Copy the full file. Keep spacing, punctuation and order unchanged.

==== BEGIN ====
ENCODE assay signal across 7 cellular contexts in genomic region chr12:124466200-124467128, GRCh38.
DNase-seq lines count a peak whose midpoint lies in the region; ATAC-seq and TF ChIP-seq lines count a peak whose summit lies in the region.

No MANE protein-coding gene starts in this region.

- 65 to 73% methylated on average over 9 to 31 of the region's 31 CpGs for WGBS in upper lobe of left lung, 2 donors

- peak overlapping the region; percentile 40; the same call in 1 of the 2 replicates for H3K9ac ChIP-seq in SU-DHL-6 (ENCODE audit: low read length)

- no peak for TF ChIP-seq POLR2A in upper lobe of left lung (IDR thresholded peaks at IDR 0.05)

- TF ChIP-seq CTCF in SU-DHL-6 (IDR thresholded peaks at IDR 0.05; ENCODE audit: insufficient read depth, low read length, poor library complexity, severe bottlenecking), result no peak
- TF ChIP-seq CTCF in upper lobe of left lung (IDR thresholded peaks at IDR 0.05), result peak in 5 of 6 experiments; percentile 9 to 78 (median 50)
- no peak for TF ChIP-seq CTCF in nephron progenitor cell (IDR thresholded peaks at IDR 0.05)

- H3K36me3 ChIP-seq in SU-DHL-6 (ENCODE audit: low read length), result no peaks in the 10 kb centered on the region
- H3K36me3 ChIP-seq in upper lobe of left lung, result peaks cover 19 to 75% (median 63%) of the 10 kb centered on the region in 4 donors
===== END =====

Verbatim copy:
ENCODE assay signal across 7 cellular contexts in genomic region chr12:124466200-124467128, GRCh38.
DNase-seq lines count a peak whose midpoint lies in the region; ATAC-seq and TF ChIP-seq lines count a peak whose summit lies in the region.

No MANE protein-coding gene starts in this region.

- 65 to 73% methylated on average over 9 to 31 of the region's 31 CpGs for WGBS in upper lobe of left lung, 2 donors

- peak overlapping the region; percentile 40; the same call in 1 of the 2 replicates for H3K9ac ChIP-seq in SU-DHL-6 (ENCODE audit: low read length)

- no peak for TF ChIP-seq POLR2A in upper lobe of left lung (IDR thresholded peaks at IDR 0.05)

- TF ChIP-seq CTCF in SU-DHL-6 (IDR thresholded peaks at IDR 0.05; ENCODE audit: insufficient read depth, low read length, poor library complexity, severe bottlenecking), result no peak
- TF ChIP-seq CTCF in upper lobe of left lung (IDR thresholded peaks at IDR 0.05), result peak in 5 of 6 experiments; percentile 9 to 78 (median 50)
- no peak for TF ChIP-seq CTCF in nephron progenitor cell (IDR thresholded peaks at IDR 0.05)

- H3K36me3 ChIP-seq in SU-DHL-6 (ENCODE audit: low read length), result no peaks in the 10 kb centered on the region
- H3K36me3 ChIP-seq in upper lobe of left lung, result peaks cover 19 to 75% (median 63%) of the 10 kb centered on the region in 4 donors